Green Computing

Is there such a thing?

If the benchmark for being green is reducing consumption and waste, then probably not. Or at least it isn’t if you use anything that could be loosely classified as modern technology.

The breakneck speed with which computers and computer programming has developed and the consumerist fervour this is attached to purchasing the latest technology, now results in a pandemic-like effect of outdated technological products ending up as waste.

Added to this is the obvious increase in energy use to load and use this technology or recharge their batteries.

But, the expansion of the internet and, more particularly, the use of the internet to store and provide access to information, to allow people to publish themselves and to draw attention to issues that might otherwise fail to be publicised (unless you’re fortunate enough to own a printing press and have a worldwide distribution team), has played an integral part in advancing social causes.

And thus the paradox of the use of technology (which has a greater positive impact on social issues than, say, handing out flyers but which has a greater subsequent creation of waste and use of energy) to advance environmental interests arises.

The paradox is usually termed hypocritical and used to discredit the likes of those involved in the Occupy protests or any environmental protests, such as when such a protester is seen using an iPhone or any type of similar technology.

Given the significant advantages that come with technology and the positive environmental effects that it can have, throwing away your computer may have a greater negative environmental effect rather than a positive one, depending on the use to which you put it.

Assuming that you use technology to gain or disseminate positive social and environmental information, the challenge is greening your computing.

Reducing your computing energy use relates more to your power source, so switching to green energy is a great way to reduce your technological footprint.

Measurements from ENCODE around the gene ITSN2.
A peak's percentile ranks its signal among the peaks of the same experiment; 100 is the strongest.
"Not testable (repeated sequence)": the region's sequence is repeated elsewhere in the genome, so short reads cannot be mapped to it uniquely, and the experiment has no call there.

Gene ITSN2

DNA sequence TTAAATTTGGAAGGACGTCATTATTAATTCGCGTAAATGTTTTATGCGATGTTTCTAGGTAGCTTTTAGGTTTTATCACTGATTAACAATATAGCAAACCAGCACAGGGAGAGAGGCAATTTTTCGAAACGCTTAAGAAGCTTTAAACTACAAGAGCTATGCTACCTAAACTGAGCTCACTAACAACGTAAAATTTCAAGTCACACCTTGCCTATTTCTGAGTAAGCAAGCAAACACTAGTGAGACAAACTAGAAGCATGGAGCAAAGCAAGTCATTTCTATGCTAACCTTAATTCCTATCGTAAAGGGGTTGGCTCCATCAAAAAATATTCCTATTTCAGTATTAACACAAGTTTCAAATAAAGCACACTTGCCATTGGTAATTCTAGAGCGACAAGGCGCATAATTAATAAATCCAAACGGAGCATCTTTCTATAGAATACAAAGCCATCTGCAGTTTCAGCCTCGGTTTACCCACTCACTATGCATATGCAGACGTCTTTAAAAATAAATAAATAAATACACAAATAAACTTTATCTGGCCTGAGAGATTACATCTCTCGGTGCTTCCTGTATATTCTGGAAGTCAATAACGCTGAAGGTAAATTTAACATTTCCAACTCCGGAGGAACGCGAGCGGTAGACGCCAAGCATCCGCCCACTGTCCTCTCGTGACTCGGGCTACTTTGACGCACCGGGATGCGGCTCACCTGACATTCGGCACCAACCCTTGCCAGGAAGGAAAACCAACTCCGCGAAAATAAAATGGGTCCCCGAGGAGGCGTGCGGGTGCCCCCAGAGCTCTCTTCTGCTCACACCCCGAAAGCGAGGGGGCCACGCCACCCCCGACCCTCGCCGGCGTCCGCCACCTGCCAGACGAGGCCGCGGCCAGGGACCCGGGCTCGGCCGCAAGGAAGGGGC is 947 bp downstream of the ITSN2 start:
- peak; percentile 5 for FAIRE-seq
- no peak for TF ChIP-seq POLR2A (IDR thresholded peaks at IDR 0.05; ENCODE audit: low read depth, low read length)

But how to do away with waste when the computing power of technology doubles every 18 months to 2 years (Moore’s Law)?

For those who are in the market for a computer, look for computers that are easier to upgrade, particularly in relation to memory.

When your computer slows down after a period of use, look to clear out programs and saved items that you no longer use. All operating systems have their own tools to delete unused programs, to clean up temporary files and defragment the hard drive. Creating free space on the computer allows programs to operate much more efficiently. Also look at how many programs begin running automatically when your computer starts, as this is the cause of many frustrated users staring at their computer while it slowly goes through its start-up processes. A simple google search will show you how to do this on any operating system.

If you are looking for hardware, start at a swap fair. These markets are on most weekends in Melbourne (see here) and contain almost everything you might need. Alternatively, there are a number of retail suppliers of used hardware. Buying an external hard drive to hold all your photos, music and movies will significantly reduce the use of your computer memory and increase computer speed.

And if you you’ve upgraded your computer to the best of your ability, but still have problems with slow running programs, there is the option of trying a new operating system – for free.

Linux systems are open source operating systems for your computer that can be downloaded for free and installed on your computer. What is great about these is that there are a number of different organisations developing their own Linux-based system, and most don’t require the latest computer hardware.

For example, my 7-year-old laptop has an OpenSUSE operating system, which I downloaded and installed for free. I chose this operating system after using a few distribution questionnaires which informs you which system would work best on the system you have.

I downloaded and burnt the operating system which automatically does all the things that need to be done to get the system running, including partitioning the hard drive. Although it might take a bit of playing about to learn the new system, choosing the right system means the learning curve isn’t too steep.

What I also like is that by supporting open source software, you are reducing the reliance placed on the traditional companies like Apple and Microsoft, which control increasingly large percentages of the personal technology market which, in a capitalist driven, free-trade world economy, can never be to the advantage of the average person. 

Doing this isn’t as scary as it first sounds, and there is great assistance provided by the operating system providers.

Finally, if all this still doesn’t help save your beloved battling box of bytes, think carefully of how you dispose of it. If your computer still works well albeit it slower than what you like, or can’t support specific software you need to use, consider donating the computer to charity. There are some charities that can refurbish computer to be provided cheaply to those who would otherwise struggle to gain access to the information you freely access.

And who knows, from this the next activist might be born.